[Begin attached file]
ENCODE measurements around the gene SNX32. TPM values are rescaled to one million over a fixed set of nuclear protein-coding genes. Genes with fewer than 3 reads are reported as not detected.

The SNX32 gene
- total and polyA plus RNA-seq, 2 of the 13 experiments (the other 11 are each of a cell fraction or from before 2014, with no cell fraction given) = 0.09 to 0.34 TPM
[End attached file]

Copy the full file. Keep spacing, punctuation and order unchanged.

ENCODE measurements around the gene SNX32. TPM values are rescaled to one million over a fixed set of nuclear protein-coding genes. Genes with fewer than 3 reads are reported as not detected.

The SNX32 gene
- total and polyA plus RNA-seq, 2 of the 13 experiments (the other 11 are each of a cell fraction or from before 2014, with no cell fraction given) = 0.09 to 0.34 TPM